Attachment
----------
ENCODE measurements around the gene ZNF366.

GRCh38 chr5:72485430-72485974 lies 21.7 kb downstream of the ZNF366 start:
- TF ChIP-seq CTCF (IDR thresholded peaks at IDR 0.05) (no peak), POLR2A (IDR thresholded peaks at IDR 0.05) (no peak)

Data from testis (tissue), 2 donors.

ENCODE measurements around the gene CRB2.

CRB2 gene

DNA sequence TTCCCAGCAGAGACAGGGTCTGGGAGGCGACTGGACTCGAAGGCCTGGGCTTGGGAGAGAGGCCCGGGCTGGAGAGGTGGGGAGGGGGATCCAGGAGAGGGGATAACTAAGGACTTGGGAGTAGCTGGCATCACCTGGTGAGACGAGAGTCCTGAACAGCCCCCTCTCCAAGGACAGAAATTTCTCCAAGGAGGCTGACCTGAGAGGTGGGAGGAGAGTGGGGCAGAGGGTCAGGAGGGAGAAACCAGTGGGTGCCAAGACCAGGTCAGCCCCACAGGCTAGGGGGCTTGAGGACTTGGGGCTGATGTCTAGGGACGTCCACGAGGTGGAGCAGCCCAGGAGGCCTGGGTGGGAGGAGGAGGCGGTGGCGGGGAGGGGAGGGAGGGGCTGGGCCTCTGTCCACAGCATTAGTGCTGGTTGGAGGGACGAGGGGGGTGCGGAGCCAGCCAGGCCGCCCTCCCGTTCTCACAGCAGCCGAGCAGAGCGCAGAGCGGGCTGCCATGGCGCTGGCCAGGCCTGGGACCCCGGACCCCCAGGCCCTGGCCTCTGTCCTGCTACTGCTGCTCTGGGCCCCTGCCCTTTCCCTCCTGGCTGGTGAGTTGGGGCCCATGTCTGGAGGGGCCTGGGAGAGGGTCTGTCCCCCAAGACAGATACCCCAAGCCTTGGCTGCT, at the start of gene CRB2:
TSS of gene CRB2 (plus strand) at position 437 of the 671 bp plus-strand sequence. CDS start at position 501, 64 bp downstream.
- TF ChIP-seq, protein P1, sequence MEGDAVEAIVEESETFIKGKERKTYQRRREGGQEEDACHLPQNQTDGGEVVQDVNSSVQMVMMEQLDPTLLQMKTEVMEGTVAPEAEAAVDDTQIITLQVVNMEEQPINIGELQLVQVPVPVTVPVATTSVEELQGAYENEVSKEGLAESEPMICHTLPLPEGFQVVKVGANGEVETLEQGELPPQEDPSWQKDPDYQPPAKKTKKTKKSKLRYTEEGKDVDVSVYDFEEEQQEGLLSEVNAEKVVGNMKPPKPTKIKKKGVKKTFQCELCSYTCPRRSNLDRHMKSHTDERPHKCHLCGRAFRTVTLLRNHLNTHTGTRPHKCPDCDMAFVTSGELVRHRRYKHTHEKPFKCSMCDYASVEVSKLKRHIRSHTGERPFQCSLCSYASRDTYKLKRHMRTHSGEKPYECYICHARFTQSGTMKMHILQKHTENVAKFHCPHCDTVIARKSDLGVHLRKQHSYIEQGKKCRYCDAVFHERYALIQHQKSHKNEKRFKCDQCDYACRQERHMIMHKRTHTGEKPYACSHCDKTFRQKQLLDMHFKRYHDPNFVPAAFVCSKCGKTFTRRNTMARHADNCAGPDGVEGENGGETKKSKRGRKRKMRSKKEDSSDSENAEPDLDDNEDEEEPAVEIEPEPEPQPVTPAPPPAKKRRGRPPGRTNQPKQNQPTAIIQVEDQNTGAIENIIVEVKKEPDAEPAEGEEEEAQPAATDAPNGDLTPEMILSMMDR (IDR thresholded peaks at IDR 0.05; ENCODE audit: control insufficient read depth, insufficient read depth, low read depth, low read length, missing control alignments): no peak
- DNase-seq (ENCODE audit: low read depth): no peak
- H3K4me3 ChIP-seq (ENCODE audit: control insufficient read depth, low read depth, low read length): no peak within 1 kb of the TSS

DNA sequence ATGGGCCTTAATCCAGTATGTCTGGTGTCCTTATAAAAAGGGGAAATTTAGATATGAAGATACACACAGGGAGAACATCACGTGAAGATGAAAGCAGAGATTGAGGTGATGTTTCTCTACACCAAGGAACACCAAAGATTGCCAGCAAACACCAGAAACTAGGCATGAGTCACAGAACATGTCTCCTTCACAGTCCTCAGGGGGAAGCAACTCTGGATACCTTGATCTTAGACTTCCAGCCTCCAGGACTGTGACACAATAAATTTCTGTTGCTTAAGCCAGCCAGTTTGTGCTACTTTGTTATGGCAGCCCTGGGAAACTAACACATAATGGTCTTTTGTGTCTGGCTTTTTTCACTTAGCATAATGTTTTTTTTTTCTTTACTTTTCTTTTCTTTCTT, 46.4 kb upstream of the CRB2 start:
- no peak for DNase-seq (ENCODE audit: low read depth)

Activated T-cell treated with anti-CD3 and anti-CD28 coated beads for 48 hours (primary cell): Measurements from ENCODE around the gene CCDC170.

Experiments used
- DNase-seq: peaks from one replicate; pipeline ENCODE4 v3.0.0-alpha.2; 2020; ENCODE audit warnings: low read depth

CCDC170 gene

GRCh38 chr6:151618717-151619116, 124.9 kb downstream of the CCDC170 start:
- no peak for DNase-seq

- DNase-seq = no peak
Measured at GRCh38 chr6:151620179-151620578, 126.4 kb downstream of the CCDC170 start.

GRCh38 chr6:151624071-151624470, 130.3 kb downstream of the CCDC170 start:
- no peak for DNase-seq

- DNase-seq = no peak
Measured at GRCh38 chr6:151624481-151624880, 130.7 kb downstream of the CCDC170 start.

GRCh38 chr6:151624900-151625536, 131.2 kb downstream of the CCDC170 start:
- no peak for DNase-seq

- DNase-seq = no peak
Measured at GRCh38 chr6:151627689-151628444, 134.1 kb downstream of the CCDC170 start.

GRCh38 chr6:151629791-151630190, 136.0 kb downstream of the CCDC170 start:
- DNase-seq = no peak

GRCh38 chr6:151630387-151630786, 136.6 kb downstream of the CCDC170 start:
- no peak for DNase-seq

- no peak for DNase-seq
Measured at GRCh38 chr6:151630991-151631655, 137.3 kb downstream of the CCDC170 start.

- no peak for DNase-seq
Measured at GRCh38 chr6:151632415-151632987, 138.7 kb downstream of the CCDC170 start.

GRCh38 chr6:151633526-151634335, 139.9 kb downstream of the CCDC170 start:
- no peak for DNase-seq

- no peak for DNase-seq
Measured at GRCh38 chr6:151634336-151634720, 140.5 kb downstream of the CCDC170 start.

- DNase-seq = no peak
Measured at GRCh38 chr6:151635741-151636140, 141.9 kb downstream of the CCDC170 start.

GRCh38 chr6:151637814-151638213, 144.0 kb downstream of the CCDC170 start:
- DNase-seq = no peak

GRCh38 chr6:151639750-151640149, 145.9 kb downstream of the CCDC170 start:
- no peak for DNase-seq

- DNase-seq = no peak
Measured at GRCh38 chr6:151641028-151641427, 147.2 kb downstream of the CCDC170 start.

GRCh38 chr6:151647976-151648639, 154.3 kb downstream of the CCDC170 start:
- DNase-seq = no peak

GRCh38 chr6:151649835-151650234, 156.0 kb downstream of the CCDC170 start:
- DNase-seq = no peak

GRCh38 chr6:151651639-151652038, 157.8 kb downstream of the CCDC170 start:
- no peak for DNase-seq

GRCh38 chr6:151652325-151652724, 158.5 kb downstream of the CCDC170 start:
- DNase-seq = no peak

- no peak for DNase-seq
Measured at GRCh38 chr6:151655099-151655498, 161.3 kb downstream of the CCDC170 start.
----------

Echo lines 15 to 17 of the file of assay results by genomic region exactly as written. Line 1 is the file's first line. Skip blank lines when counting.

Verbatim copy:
Experiments used
- DNase-seq: peaks from one replicate; pipeline ENCODE4 v3.0.0-alpha.2; 2020; ENCODE audit warnings: low read depth

CCDC170 gene